Ripped From the HeadlinesJuly 11, 2012
Check out my post today at WHYY’s NewsworksJuly 12, 2012
The Star-Ledger fact-checked Senate President Steve Sweeney’s assertion that Jersey’s new tenure reform legislation “modernizes” tenure but doesn’t eliminate it. In an interview with WNYC’s Brian Lehrer, Sen. Sweeney explained,
Well what happens is … tenure is after three years in the state of New Jersey, tenure you have a lifetime job. So if you, seven years, 10 years into the job … it was almost impossible to get rid of a teacher. Now, with the evaluation processes that we’re going to have going forward, teachers aren’t performing as they should be and they get bad evaluations we can move to remove those teachers much more quickly.
Politifact applauds the Senator’s veracity (if not his syntax). Under the new legislation, teachers still get tenure – after four years rather than three — but consistently ineffective teachers can be fired after consistent ineffectiveness and administrative due diligence.
However, when districts have to lay off teachers due to, say, falling enrollment, the least senior teachers get the boot first, regardless of classroom effectiveness. Big win for NJEA, big loss for Christie Still, it’s a big win for those in favor of tenure reform and was expected to generate a fair bit of hoopla.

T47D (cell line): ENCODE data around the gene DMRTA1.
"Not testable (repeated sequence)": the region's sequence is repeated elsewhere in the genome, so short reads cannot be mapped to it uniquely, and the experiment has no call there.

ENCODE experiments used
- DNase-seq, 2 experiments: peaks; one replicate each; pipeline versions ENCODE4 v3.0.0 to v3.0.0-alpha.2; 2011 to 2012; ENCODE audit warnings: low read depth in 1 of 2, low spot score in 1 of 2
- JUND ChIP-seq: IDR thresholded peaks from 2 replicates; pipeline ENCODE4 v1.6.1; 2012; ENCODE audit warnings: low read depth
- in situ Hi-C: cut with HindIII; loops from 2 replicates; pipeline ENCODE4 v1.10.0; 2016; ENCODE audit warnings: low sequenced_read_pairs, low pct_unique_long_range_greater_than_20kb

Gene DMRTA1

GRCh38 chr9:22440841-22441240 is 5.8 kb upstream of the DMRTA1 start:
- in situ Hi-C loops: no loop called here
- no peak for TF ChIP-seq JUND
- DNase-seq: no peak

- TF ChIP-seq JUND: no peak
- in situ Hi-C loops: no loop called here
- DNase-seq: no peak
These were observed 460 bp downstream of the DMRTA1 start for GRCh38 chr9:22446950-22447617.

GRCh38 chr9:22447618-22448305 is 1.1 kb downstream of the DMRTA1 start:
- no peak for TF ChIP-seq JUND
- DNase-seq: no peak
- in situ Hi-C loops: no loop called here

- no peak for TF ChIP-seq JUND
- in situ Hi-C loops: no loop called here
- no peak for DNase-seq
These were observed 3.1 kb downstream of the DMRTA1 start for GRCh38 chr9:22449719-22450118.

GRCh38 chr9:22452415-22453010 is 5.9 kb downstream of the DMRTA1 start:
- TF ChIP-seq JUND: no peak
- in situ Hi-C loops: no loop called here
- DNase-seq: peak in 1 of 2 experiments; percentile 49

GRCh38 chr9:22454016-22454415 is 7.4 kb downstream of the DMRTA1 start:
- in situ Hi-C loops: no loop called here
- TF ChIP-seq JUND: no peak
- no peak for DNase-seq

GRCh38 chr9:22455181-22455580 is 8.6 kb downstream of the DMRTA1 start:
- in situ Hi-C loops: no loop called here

However, today’s NJ Spotlight wonders when or if that hoopla will occur, given that the bill has sat on Gov. Christie’s desk for a week. How much does he begrudge the loss on LIFO? Hard to say. The bill will go into effect after 45 days anyway, with or without the anticipated signing ceremony.
Spotlight quotes Christie: “the teachers’ union came to the table, and we negotiated [changes to] the tenure law that is the oldest in the country” and continues,
What he chose to highlight in the bill was interesting in itself. He played up the main thrust of the measure, that weaker teachers could now be brought up on tenure charges after two years of substandard evaluations.
But he neglected two issues that didn’t go his way. First, teacher seniority rights were left untouched as part of the political compromise. Second, language was added that prevents student test scores from being a “predominant” factor in all teacher evaluations.
Go on, Governor. Celebrate a little. It’s a solid step forward, surely worth a photo op. We’ll get to LIFO. Go ahead and hug.